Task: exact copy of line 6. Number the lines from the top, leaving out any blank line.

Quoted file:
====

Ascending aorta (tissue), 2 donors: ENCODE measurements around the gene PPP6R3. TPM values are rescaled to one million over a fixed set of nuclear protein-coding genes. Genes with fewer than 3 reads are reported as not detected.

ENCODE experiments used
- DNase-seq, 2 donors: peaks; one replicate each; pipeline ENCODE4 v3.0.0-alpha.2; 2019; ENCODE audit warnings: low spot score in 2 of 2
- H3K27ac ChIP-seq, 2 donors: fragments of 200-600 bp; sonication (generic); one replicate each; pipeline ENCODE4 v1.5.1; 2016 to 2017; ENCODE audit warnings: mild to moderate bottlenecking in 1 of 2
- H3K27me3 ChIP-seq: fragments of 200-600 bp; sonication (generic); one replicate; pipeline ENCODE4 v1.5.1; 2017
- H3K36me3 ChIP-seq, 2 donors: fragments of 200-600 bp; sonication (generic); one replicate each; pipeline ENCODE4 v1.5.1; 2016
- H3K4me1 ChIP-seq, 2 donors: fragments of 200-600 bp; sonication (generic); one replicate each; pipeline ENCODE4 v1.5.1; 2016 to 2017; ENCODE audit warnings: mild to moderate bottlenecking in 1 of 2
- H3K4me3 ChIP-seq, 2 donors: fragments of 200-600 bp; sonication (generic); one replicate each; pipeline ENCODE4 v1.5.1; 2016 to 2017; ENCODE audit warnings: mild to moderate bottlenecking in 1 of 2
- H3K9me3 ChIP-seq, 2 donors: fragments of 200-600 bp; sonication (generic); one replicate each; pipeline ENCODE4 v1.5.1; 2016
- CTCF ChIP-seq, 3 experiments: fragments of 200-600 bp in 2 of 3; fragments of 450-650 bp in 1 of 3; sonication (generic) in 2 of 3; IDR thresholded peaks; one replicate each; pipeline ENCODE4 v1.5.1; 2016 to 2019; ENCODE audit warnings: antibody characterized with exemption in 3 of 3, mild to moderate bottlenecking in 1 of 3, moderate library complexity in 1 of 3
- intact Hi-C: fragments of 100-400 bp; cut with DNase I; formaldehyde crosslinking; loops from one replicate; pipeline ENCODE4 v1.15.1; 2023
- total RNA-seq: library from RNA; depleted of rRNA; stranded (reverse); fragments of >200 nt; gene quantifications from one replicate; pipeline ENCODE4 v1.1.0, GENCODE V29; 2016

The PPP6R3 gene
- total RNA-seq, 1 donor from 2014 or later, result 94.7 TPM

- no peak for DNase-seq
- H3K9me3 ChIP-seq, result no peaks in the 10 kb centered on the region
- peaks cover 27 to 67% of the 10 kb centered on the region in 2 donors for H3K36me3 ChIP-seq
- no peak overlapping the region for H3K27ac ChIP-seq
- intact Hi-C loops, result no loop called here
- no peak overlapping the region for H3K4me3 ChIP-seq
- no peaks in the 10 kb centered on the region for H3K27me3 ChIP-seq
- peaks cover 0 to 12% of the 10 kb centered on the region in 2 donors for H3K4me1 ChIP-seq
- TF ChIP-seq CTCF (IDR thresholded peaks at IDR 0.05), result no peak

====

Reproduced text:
- H3K36me3 ChIP-seq, 2 donors: fragments of 200-600 bp; sonication (generic); one replicate each; pipeline ENCODE4 v1.5.1; 2016